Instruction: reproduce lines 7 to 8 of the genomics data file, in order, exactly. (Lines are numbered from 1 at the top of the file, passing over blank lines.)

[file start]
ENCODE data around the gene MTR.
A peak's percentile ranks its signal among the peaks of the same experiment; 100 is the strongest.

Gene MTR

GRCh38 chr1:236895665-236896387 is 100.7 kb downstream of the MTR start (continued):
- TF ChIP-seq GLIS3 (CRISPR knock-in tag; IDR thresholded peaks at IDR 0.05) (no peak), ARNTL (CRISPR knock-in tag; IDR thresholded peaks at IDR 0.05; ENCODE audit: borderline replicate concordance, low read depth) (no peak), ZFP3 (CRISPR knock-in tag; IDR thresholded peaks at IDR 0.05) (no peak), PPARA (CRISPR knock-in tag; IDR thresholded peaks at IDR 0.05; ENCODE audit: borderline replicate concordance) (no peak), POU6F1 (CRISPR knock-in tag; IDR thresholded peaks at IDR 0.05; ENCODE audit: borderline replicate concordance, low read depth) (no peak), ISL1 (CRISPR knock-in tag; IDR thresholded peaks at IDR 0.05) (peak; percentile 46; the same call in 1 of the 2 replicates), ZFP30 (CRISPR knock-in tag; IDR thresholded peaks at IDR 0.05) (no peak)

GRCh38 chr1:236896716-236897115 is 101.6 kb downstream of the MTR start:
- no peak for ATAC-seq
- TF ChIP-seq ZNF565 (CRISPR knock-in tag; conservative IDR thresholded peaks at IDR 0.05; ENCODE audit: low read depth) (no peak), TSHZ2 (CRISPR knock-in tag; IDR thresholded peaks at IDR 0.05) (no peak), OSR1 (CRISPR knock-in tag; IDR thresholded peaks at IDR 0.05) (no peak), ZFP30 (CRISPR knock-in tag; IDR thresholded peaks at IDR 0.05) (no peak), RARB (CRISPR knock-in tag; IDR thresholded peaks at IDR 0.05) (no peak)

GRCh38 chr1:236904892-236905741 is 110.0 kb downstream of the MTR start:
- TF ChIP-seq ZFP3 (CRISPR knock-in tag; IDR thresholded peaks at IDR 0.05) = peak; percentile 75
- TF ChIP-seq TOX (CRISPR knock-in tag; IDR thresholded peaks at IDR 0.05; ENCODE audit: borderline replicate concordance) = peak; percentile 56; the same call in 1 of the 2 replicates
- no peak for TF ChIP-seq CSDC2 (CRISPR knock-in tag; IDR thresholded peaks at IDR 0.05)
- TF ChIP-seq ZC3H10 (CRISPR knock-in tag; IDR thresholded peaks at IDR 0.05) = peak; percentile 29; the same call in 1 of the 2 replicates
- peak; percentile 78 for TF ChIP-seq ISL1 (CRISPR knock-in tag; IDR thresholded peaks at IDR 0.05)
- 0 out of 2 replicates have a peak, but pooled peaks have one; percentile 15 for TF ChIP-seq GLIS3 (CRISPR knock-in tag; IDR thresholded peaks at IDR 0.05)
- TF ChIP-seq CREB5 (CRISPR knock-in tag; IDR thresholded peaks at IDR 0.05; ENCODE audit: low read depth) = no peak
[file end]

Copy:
- no peak for ATAC-seq
- TF ChIP-seq ZNF565 (CRISPR knock-in tag; conservative IDR thresholded peaks at IDR 0.05; ENCODE audit: low read depth) (no peak), TSHZ2 (CRISPR knock-in tag; IDR thresholded peaks at IDR 0.05) (no peak), OSR1 (CRISPR knock-in tag; IDR thresholded peaks at IDR 0.05) (no peak), ZFP30 (CRISPR knock-in tag; IDR thresholded peaks at IDR 0.05) (no peak), RARB (CRISPR knock-in tag; IDR thresholded peaks at IDR 0.05) (no peak)